Major Drivers of Reshoring Successes

According to Reshoring Initiative’s 2015 Reshoring Report, rapid job loss has been stemmed, but there are still huge challenges to bringing back the 3-4 million manufacturing jobs previously lost to offshore.

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I thought I'd share this summary of findings provided by the The Reshoring Initiative’s 2015 Reshoring Report.  The report contains data on U.S. reshoring and Foreign Direct Investment (FDI) by companies that have returned or added new U.S. production from offshore. The report includes cumulative data from 2007 through 2015, as well as detailed data for 2015.
 
“We publish this data annually to show companies that sourcing domestically is an increasing trend in the United States,” said Harry Moser, founder and president of the Reshoring Initiative.  “With 3 to 4 million manufacturing jobs still offshore, as measured by our $500 billion/year trade deficit, we see potential for even more growth, and we hope this data will motivate more companies to reevaluate their sourcing and siting decisions.”
 
The report explains that the combined reshoring and FDI trends remained strong in 2015, adding 67,000 jobs and bringing the total number of manufacturing jobs brought from offshore to more than 249,000
since the manufacturing employment low of February 2010. The overall trend was off 6 percent from 2014 due to: the strong dollar; low oil prices and shipping rates; and most competitor countries having weaker economies than the U.S. Recently, FDI has been stronger than reshoring. Both trends are based on the logic of producing in the local market, otherwise known as localization.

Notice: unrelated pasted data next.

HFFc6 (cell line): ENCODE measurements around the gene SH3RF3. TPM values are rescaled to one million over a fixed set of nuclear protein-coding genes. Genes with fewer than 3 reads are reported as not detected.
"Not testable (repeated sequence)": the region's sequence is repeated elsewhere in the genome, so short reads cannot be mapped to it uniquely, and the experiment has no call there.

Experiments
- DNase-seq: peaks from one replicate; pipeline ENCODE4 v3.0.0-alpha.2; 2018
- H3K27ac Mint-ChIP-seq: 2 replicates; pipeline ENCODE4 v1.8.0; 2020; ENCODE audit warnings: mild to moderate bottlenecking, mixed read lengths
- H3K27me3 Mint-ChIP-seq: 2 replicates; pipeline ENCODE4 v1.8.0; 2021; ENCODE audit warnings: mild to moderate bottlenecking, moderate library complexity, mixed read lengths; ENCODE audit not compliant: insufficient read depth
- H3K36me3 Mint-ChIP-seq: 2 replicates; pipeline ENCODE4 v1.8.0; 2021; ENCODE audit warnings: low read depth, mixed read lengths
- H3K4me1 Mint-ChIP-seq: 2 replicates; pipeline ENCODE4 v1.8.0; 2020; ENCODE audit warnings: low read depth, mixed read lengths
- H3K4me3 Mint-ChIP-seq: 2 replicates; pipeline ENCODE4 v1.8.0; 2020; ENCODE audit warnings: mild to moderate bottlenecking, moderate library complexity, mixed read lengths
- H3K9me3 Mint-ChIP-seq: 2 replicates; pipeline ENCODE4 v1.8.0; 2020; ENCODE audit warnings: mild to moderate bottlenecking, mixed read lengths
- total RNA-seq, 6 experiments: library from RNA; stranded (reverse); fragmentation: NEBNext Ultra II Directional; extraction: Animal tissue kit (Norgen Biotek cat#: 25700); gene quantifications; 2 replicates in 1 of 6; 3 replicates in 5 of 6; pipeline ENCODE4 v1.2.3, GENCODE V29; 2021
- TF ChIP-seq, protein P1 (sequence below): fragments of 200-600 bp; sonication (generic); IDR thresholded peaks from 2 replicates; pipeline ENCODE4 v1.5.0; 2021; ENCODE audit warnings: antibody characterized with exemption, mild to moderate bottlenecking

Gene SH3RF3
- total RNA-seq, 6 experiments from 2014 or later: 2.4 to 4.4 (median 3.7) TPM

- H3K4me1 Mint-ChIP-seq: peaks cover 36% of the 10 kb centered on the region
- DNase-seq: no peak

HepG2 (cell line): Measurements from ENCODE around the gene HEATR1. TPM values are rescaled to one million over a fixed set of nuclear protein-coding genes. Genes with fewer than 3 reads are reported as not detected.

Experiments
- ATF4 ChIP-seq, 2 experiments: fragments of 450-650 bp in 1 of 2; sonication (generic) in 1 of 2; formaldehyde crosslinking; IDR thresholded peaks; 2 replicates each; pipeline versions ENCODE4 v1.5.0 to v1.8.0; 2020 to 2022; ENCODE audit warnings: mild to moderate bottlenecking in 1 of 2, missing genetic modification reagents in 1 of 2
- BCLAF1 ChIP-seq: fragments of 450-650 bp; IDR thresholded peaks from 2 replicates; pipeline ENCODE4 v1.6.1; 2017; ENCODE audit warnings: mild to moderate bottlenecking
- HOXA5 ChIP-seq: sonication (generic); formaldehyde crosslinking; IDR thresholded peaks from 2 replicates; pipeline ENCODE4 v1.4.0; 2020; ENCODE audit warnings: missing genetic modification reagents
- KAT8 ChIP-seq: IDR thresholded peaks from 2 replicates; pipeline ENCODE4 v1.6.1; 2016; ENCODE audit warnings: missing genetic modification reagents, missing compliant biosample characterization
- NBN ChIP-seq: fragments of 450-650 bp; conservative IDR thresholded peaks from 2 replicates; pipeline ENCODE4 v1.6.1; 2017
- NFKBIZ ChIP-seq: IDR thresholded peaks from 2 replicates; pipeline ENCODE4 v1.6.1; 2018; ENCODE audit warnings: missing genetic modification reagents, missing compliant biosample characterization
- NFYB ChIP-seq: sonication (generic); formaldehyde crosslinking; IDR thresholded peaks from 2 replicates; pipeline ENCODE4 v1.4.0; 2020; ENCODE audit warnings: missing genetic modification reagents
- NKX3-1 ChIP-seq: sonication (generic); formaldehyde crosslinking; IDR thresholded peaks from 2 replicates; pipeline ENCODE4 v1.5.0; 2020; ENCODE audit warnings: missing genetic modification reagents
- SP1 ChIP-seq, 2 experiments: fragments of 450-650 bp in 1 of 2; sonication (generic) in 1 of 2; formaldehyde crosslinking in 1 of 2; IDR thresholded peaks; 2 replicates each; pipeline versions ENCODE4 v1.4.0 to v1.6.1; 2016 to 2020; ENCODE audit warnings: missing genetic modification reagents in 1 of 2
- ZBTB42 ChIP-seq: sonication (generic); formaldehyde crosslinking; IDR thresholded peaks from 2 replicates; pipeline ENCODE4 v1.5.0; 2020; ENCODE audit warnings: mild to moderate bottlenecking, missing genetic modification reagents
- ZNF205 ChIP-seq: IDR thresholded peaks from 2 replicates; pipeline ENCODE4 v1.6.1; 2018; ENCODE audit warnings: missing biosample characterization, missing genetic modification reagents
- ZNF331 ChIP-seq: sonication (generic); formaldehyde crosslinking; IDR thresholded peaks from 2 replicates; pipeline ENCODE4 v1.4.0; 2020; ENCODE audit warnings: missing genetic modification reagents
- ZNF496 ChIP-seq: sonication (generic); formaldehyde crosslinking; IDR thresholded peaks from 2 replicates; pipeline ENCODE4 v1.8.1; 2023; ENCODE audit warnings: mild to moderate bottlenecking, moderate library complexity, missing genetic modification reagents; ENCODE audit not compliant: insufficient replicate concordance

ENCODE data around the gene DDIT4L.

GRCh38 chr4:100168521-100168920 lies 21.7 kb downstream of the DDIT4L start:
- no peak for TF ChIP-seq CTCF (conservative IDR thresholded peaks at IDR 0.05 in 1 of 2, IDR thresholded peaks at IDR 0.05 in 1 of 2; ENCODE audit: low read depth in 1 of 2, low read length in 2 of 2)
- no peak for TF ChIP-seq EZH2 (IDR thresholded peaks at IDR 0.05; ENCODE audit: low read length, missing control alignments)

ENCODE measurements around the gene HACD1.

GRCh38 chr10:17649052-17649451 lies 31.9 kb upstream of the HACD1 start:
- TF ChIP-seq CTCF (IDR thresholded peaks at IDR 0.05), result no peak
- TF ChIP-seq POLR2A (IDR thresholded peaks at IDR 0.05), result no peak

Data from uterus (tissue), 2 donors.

Despite the small downturn, for the second year in a row the number of jobs returning to the U.S. remains on par or slightly higher than the number of jobs leaving. By comparison, in 2000-2007, the United States lost, net, about 220,000 manufacturing jobs per year to offshoring. The steady decrease in the number of jobs lost per year, to zero or a net gain, continues to demonstrate and build confidence that reshoring and FDI are important contributing factors to the country’s rebounding manufacturing sector.
 
Reasons companies gave for reshoring and FDI include government incentives, ecosystems/localization, proximity to customers, and a skilled workforce. Companies also cited lower quality, supply interruption (this category had the largest increase from last year), high freight costs and delivery as leading problems offshore. Cumulatively, rising wages and total cost have been major drivers in reshoring decisions.
 
Regionally, the trend remained strongest in the Southeast and Texas, but in 2015 the West displaced the Midwest to hold second place for most jobs shifted from offshore. Data for this report comes from the Reshoring Initiative’s library of more than 3,000 published articles, privately submitted reshoring case studies and privately documented cases. The report provides data and analysis in 11 different categories, ranging from the number of manufacturing jobs lost to offshoring, to reasons cited for reshoring, to a breakdown of data by industry, country, region and state. It also includes data on international reshoring and nearshoring trends.
 
Many studies predict an increase in U.S. competitiveness through the year 2020, despite
headwinds of the high dollar. U.S. companies can use reshoring trend data to determine where
to obtain a greater competitive edge within the global economy.
 
Click here for full report.
 
 
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